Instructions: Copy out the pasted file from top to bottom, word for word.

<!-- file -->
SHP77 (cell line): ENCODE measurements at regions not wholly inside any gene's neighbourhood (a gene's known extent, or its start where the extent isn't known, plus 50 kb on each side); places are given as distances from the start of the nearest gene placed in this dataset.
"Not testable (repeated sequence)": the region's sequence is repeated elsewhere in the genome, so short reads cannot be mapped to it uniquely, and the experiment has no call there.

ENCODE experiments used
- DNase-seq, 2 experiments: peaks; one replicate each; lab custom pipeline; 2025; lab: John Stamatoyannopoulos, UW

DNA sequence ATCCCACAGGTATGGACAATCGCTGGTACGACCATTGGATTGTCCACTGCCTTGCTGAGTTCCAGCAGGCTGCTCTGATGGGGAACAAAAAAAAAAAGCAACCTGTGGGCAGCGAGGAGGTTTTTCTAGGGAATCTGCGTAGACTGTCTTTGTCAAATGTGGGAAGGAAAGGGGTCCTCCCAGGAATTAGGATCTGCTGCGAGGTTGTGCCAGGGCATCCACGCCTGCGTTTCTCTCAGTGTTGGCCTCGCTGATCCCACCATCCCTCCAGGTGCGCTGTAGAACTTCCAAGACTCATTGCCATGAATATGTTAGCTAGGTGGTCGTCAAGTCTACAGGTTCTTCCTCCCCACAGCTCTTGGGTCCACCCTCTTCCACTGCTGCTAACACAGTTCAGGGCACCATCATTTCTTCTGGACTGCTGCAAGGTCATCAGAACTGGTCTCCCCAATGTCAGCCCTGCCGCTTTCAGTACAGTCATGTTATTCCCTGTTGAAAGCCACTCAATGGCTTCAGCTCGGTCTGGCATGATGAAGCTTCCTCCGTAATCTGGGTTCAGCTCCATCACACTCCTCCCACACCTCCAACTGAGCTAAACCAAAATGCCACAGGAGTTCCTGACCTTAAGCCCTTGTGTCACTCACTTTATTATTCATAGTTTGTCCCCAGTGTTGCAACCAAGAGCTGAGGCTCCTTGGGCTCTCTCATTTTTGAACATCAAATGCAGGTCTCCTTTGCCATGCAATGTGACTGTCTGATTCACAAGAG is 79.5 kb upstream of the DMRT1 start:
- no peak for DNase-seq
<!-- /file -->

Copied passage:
SHP77 (cell line): ENCODE measurements at regions not wholly inside any gene's neighbourhood (a gene's known extent, or its start where the extent isn't known, plus 50 kb on each side); places are given as distances from the start of the nearest gene placed in this dataset.
"Not testable (repeated sequence)": the region's sequence is repeated elsewhere in the genome, so short reads cannot be mapped to it uniquely, and the experiment has no call there.

ENCODE experiments used
- DNase-seq, 2 experiments: peaks; one replicate each; lab custom pipeline; 2025; lab: John Stamatoyannopoulos, UW

DNA sequence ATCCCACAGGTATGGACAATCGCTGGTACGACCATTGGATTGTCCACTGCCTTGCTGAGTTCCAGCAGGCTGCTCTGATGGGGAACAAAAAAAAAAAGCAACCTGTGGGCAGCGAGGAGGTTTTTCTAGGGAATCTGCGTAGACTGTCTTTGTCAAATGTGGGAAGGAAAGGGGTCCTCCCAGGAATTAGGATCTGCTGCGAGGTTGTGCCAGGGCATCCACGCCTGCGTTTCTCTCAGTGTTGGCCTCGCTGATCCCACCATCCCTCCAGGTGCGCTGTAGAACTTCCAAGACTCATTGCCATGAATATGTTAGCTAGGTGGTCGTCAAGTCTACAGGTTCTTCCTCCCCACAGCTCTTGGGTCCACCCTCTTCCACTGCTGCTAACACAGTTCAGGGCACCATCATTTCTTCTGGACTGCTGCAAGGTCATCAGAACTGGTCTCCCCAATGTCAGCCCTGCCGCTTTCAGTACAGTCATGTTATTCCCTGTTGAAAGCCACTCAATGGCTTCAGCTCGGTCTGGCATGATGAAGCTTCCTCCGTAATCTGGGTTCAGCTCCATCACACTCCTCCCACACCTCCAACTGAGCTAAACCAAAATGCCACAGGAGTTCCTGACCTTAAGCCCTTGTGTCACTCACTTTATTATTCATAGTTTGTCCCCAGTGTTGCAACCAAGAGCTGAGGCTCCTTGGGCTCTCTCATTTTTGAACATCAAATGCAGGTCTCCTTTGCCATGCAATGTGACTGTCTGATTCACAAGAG is 79.5 kb upstream of the DMRT1 start:
- no peak for DNase-seq